end encryption -- so attackers attempting to read the connection after it has
been established will be stymied.

However, you do not get the same level of authenticity verification. So, you
don't know the validity of the end point you are negotiating with. This
allows an attacker to attack the connection setup -- a man-in-the-middle
attack. A successful man-in-the-middle attack results in total compromise of
the data transferred; the attacker can both record and manipulate the data
exchanged in either direction or both.

Depending on the user agent (browser), once the user has accepted a self-
signed certificate for a certain domain the user might not be prompted about
the same certificate (based on secure hash) for the same domain. In this
case, if the first connection was NOT intercepted, future connections would
NOT be subject to man-in-the-middle attack. Also, if the first connection WAS
intercepted and future connections were NOT, the user would be prompted
because the certificate presented would have changed (based on secure hash).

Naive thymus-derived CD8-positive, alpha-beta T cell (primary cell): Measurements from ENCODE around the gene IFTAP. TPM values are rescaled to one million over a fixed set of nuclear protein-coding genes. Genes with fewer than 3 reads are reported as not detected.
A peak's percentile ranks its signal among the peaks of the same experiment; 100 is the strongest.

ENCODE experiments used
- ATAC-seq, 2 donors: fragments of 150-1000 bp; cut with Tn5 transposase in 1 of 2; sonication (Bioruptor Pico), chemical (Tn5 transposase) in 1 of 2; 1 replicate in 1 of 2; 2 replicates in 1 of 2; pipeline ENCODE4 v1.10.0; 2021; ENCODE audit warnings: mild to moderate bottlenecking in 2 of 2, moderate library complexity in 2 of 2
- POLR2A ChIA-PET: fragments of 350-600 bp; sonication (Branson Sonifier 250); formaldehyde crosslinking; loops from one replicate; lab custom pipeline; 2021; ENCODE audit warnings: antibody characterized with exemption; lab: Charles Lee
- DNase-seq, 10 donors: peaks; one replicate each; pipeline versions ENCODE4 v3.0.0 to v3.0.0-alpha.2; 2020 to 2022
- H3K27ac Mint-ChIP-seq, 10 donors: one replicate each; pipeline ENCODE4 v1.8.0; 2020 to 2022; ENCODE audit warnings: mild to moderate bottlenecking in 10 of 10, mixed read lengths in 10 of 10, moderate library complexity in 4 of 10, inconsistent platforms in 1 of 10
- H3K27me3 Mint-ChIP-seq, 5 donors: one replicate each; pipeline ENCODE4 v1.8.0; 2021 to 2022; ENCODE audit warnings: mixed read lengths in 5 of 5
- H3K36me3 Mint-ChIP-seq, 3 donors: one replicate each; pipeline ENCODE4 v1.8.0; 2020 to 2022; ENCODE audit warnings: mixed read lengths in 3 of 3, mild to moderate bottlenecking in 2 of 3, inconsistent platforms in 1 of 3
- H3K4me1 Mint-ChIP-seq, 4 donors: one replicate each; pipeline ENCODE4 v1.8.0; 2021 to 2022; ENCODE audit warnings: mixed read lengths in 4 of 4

Finally, if users or user agents can be transmitted the expected hash of a
self-signed certificate presented by a certain domain using a secure path
prior to establishing the connection, the self-signed certificate is as good
as one with a cert chain ending in a CA. The CA infrastructure is established
as a means of confirming the hash <-> domain mapping without every site having
to communicate their hash to every potential user.
--
Boyd Stephen Smith Jr. ,= ,-_-. =.
bss@iguanasuicide.net ((_/)o o(\_))
ICQ: 514984 YM/AIM: DaTwinkDaddy `-'(. .)`-'
http://iguanasuicide.net/ \_/
 
Old 01-18-2010, 04:54 PM
James Szinger
 
Default outdated ssl cert

On Sat, 16 Jan 2010 11:58:03 -0600
Steven Stern <subscribed-lists@sterndata.com> wrote:

> Because I have a hard time remembering how to generate self-signed
> certs, I set the expiration date for 5 years the last time I had to
> create them.
>

There is a Fedora package for gnomint, a GUI which makes it easy to set
yourself up as a CA (certificate authority) and create and manage your
own certificates.

Jim